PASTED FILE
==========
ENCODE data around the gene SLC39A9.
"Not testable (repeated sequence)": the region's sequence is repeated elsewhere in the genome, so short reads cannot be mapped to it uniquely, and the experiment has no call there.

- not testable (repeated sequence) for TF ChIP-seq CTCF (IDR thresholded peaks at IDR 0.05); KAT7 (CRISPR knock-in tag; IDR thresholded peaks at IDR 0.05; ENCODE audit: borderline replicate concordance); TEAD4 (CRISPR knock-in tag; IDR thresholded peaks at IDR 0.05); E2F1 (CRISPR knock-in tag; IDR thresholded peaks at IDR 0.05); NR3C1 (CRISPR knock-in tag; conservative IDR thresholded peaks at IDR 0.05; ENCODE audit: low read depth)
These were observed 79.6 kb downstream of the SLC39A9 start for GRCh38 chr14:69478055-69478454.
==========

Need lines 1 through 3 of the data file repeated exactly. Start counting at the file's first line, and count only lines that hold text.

ENCODE data around the gene SLC39A9.
"Not testable (repeated sequence)": the region's sequence is repeated elsewhere in the genome, so short reads cannot be mapped to it uniquely, and the experiment has no call there.

- not testable (repeated sequence) for TF ChIP-seq CTCF (IDR thresholded peaks at IDR 0.05); KAT7 (CRISPR knock-in tag; IDR thresholded peaks at IDR 0.05; ENCODE audit: borderline replicate concordance); TEAD4 (CRISPR knock-in tag; IDR thresholded peaks at IDR 0.05); E2F1 (CRISPR knock-in tag; IDR thresholded peaks at IDR 0.05); NR3C1 (CRISPR knock-in tag; conservative IDR thresholded peaks at IDR 0.05; ENCODE audit: low read depth)